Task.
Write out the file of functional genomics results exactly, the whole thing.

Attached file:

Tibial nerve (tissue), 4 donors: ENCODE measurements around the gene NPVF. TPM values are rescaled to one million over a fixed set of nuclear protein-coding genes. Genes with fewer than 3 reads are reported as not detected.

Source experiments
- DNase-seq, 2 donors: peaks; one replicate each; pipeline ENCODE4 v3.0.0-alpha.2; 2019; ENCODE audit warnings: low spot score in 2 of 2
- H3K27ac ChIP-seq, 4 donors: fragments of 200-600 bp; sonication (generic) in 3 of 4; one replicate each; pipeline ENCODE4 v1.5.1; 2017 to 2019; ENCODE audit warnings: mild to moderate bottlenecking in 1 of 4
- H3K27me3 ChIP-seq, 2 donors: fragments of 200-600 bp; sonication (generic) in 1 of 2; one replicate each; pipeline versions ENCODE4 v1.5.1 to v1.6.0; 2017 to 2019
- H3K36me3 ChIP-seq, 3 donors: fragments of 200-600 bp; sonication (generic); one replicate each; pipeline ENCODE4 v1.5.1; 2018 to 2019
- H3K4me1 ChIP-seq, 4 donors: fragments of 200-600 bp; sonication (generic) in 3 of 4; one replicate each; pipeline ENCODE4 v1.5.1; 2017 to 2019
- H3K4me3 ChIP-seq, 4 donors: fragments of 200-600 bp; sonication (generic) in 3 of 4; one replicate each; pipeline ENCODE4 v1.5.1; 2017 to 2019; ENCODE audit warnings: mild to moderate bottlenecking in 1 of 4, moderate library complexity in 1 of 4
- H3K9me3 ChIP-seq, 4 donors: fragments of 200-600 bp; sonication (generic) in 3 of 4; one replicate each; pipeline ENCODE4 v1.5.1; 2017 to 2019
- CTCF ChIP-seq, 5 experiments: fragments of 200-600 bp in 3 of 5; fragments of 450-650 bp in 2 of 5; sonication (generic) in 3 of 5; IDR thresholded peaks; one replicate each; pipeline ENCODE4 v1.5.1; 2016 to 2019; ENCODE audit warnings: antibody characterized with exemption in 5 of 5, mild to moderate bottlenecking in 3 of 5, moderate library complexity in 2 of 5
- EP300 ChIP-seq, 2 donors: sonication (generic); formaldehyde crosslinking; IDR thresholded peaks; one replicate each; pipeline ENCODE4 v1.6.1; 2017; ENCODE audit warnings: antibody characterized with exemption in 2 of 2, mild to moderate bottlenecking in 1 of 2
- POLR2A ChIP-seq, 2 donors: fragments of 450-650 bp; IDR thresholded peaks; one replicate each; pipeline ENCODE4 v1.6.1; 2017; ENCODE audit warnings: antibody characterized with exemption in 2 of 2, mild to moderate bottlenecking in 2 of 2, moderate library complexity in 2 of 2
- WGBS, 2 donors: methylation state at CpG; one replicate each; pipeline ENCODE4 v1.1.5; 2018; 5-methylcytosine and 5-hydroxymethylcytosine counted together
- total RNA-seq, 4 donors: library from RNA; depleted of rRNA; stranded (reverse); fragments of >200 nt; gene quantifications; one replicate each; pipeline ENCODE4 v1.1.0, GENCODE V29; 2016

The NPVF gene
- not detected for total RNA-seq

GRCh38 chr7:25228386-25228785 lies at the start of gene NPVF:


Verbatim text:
Tibial nerve (tissue), 4 donors: ENCODE measurements around the gene NPVF. TPM values are rescaled to one million over a fixed set of nuclear protein-coding genes. Genes with fewer than 3 reads are reported as not detected.

Source experiments
- DNase-seq, 2 donors: peaks; one replicate each; pipeline ENCODE4 v3.0.0-alpha.2; 2019; ENCODE audit warnings: low spot score in 2 of 2
- H3K27ac ChIP-seq, 4 donors: fragments of 200-600 bp; sonication (generic) in 3 of 4; one replicate each; pipeline ENCODE4 v1.5.1; 2017 to 2019; ENCODE audit warnings: mild to moderate bottlenecking in 1 of 4
- H3K27me3 ChIP-seq, 2 donors: fragments of 200-600 bp; sonication (generic) in 1 of 2; one replicate each; pipeline versions ENCODE4 v1.5.1 to v1.6.0; 2017 to 2019
- H3K36me3 ChIP-seq, 3 donors: fragments of 200-600 bp; sonication (generic); one replicate each; pipeline ENCODE4 v1.5.1; 2018 to 2019
- H3K4me1 ChIP-seq, 4 donors: fragments of 200-600 bp; sonication (generic) in 3 of 4; one replicate each; pipeline ENCODE4 v1.5.1; 2017 to 2019
- H3K4me3 ChIP-seq, 4 donors: fragments of 200-600 bp; sonication (generic) in 3 of 4; one replicate each; pipeline ENCODE4 v1.5.1; 2017 to 2019; ENCODE audit warnings: mild to moderate bottlenecking in 1 of 4, moderate library complexity in 1 of 4
- H3K9me3 ChIP-seq, 4 donors: fragments of 200-600 bp; sonication (generic) in 3 of 4; one replicate each; pipeline ENCODE4 v1.5.1; 2017 to 2019
- CTCF ChIP-seq, 5 experiments: fragments of 200-600 bp in 3 of 5; fragments of 450-650 bp in 2 of 5; sonication (generic) in 3 of 5; IDR thresholded peaks; one replicate each; pipeline ENCODE4 v1.5.1; 2016 to 2019; ENCODE audit warnings: antibody characterized with exemption in 5 of 5, mild to moderate bottlenecking in 3 of 5, moderate library complexity in 2 of 5
- EP300 ChIP-seq, 2 donors: sonication (generic); formaldehyde crosslinking; IDR thresholded peaks; one replicate each; pipeline ENCODE4 v1.6.1; 2017; ENCODE audit warnings: antibody characterized with exemption in 2 of 2, mild to moderate bottlenecking in 1 of 2
- POLR2A ChIP-seq, 2 donors: fragments of 450-650 bp; IDR thresholded peaks; one replicate each; pipeline ENCODE4 v1.6.1; 2017; ENCODE audit warnings: antibody characterized with exemption in 2 of 2, mild to moderate bottlenecking in 2 of 2, moderate library complexity in 2 of 2
- WGBS, 2 donors: methylation state at CpG; one replicate each; pipeline ENCODE4 v1.1.5; 2018; 5-methylcytosine and 5-hydroxymethylcytosine counted together
- total RNA-seq, 4 donors: library from RNA; depleted of rRNA; stranded (reverse); fragments of >200 nt; gene quantifications; one replicate each; pipeline ENCODE4 v1.1.0, GENCODE V29; 2016

The NPVF gene
- not detected for total RNA-seq

GRCh38 chr7:25228386-25228785 lies at the start of gene NPVF: